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By Charlotte Young

The case of the Danziger Bridge shootings in post-Katrina New Orleans is a story laden with accusations of police cover-ups and racism. For some, it’s further proof of the “open season on black people after Katrina.”

Only one thing is certain: it left two people dead and four maimed.

On Wednesday, the validity of that statement may come to light as the case goes to trial and the truth of what really happened begins to unfold.

According to NPR, the Danziger Bridge shootings have been called the “biggest police abuse case in the modern history of the New Orleans Police Department.” Federal prosecutors allege that police officers abused their power, resulting in the death of two unarmed civilians and the maiming of four others as they attempted to escape Hurricane Katrina’s floodwaters.

The incident took place on Sept. 4, 2005, six days after the city was underwater. Police say they were responding to a call that civilians were shooting at police and were simply returning fire. Civilians say they were attempting to cross the half-mile long bridge when police opened fire. Seventeen-year-old James Brisette was killed as well as Ronald Madison, a 40-year-old mentally and physically disabled man.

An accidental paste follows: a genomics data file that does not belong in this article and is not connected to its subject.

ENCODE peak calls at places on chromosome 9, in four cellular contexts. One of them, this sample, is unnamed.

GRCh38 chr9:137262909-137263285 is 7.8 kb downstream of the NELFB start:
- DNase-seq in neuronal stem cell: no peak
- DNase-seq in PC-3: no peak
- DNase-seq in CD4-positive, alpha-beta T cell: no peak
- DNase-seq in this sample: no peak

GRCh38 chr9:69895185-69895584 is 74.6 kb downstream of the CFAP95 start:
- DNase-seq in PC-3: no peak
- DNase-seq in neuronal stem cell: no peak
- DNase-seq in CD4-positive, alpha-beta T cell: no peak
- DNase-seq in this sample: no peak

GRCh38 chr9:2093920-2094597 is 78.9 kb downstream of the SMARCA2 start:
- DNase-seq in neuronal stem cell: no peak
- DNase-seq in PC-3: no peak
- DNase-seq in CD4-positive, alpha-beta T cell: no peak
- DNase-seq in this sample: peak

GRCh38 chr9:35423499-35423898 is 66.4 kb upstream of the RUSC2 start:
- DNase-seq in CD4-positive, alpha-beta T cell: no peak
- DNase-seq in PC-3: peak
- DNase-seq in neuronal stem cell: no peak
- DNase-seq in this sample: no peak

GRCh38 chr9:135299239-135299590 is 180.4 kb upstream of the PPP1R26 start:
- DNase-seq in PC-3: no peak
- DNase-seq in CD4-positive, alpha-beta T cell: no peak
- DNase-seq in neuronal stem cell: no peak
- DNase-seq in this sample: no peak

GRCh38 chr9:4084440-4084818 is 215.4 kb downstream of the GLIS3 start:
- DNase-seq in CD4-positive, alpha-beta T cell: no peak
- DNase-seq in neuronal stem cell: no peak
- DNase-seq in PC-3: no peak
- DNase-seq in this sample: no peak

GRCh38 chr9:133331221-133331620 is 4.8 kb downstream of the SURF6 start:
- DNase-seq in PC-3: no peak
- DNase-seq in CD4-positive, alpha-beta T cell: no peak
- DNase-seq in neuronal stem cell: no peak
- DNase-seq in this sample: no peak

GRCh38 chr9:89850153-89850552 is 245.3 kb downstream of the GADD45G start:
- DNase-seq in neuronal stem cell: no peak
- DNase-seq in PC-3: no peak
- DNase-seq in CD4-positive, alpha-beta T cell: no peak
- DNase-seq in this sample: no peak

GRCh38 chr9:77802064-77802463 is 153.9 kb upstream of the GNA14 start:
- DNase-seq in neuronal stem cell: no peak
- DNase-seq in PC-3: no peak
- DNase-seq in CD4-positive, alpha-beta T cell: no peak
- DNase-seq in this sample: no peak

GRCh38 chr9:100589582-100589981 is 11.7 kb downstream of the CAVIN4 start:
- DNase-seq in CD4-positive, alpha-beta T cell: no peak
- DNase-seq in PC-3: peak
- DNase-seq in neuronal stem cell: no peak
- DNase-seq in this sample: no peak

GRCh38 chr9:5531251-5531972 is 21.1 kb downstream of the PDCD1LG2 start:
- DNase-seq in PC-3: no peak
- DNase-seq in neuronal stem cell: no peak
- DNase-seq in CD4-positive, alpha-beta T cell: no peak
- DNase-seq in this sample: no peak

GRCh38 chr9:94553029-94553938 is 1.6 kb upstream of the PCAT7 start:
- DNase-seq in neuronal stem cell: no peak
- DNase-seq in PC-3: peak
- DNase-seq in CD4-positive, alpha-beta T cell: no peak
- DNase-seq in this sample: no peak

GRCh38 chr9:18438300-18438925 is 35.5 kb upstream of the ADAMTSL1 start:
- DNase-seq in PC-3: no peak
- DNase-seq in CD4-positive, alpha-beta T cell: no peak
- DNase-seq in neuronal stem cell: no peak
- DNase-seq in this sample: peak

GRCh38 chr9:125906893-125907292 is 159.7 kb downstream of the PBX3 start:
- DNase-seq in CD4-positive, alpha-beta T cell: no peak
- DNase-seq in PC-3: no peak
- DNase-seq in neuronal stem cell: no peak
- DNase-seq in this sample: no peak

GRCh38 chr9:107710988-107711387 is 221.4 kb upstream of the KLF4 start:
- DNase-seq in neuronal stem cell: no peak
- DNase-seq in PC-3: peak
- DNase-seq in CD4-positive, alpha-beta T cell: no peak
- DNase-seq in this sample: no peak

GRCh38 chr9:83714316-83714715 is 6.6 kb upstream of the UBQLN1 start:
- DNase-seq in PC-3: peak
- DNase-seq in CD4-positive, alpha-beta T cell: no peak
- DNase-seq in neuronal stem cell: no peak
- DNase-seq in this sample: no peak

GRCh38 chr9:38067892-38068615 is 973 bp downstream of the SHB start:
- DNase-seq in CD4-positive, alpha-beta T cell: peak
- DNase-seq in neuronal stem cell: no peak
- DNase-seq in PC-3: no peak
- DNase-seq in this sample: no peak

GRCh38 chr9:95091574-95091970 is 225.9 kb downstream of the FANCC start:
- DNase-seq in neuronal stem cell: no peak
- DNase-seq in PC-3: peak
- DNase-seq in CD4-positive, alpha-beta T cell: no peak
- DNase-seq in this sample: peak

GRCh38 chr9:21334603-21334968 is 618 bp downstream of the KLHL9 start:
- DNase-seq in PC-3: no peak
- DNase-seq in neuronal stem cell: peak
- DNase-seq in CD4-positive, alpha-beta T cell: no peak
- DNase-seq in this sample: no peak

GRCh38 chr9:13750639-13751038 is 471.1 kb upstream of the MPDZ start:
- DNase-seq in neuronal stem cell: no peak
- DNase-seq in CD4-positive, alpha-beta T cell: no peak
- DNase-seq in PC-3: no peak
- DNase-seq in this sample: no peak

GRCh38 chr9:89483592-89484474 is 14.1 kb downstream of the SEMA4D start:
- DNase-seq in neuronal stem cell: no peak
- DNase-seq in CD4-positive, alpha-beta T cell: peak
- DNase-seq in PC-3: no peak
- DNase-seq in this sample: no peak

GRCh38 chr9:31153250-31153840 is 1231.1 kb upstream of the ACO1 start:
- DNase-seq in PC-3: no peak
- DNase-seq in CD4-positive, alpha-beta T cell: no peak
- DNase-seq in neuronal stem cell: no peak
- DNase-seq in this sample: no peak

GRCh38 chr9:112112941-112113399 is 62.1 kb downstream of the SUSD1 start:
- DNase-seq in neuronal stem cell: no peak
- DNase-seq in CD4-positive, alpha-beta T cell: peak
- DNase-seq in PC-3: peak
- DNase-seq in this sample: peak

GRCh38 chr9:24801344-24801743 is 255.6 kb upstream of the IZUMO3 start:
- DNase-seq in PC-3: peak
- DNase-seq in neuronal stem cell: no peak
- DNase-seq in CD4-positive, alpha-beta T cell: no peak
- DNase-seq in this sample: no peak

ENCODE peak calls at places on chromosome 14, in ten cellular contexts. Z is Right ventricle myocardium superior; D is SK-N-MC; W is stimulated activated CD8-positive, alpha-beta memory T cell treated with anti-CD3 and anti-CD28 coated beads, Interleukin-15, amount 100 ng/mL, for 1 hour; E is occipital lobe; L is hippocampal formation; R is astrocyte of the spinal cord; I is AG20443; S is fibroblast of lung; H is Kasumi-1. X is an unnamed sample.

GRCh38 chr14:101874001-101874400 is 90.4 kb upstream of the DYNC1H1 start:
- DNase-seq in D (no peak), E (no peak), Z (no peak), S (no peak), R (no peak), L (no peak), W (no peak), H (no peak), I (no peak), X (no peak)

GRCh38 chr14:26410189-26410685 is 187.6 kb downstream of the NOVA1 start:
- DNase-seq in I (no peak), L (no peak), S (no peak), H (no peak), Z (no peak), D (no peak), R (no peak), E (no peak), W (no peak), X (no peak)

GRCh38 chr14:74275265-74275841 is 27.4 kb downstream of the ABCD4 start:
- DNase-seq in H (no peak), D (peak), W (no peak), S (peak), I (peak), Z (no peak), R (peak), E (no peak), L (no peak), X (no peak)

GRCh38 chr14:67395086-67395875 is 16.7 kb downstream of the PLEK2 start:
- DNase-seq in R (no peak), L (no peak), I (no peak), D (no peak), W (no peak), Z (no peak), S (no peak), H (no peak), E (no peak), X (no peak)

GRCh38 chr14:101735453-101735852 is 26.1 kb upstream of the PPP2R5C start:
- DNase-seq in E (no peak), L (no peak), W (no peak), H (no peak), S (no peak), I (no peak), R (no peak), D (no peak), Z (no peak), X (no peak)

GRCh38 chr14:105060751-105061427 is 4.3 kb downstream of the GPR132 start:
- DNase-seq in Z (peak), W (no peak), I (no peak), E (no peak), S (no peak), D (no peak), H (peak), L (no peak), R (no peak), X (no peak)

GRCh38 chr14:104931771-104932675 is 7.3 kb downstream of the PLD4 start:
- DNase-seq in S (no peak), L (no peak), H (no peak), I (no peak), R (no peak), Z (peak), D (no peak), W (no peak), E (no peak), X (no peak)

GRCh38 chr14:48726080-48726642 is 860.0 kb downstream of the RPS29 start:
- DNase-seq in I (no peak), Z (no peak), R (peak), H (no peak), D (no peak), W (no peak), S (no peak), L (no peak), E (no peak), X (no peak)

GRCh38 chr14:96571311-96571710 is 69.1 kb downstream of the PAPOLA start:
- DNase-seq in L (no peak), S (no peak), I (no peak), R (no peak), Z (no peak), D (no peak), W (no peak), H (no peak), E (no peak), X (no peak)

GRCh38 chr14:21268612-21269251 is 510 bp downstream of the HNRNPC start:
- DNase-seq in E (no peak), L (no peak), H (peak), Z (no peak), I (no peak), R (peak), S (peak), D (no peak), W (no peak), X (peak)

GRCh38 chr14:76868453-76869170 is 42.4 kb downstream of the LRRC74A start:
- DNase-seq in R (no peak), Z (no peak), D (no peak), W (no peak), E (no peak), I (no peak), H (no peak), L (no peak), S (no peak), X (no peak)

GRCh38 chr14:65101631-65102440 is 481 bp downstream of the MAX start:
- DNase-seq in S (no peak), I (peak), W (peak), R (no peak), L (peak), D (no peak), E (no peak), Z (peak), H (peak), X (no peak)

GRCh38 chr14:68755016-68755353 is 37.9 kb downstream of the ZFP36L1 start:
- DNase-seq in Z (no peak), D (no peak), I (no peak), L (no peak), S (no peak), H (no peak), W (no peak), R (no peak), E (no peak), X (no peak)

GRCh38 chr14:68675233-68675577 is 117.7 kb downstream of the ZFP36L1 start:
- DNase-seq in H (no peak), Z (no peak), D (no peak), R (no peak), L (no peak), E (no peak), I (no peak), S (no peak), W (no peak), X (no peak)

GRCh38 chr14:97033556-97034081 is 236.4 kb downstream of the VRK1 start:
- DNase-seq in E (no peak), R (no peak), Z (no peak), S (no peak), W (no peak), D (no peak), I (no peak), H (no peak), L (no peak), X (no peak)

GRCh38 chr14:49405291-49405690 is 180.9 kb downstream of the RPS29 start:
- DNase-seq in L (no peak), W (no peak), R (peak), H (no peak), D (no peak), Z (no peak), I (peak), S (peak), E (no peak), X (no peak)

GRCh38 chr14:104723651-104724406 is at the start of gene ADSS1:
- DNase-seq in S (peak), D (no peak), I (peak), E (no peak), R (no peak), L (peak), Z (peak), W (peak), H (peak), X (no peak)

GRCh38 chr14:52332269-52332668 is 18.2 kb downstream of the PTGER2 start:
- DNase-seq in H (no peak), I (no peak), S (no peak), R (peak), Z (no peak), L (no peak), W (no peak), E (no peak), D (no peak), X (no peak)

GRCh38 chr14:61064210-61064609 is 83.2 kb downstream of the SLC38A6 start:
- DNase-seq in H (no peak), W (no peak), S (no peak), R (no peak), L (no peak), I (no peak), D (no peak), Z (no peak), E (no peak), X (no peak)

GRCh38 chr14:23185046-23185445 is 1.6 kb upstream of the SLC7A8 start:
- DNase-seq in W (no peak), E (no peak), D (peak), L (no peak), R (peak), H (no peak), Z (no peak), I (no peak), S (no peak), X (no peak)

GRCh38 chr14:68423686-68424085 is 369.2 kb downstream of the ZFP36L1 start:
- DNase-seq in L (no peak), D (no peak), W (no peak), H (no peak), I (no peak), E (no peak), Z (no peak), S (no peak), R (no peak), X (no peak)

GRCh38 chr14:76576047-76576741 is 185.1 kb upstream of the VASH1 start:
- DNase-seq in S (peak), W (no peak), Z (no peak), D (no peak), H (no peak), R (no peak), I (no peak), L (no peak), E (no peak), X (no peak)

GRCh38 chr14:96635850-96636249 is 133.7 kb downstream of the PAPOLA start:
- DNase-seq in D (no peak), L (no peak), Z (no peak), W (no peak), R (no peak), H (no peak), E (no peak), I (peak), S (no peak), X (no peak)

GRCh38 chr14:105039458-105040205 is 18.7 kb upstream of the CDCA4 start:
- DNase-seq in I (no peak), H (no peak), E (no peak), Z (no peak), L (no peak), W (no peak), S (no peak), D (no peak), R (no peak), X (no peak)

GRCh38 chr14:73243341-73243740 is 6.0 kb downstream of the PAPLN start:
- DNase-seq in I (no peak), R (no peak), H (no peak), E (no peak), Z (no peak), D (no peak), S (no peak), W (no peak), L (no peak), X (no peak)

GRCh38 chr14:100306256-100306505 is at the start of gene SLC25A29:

Madison’s brother, Lance Madison, and Susan Bartholomew, whose right arm was shot off during the shooting, are both set to testify. Former New Orleans police officer Michael Hunter is also expected to testify. In a sworn affidavit, Hunter describes officer “unjustified use of force” as well as an elaborate police cover-up.

Capt. Mike Glasser, president of the 800-member Police Association of New Orleans, emphasizes that even if the officers on trial are found guilty, they only represent a small minority in an “honorable, hard-working police force.

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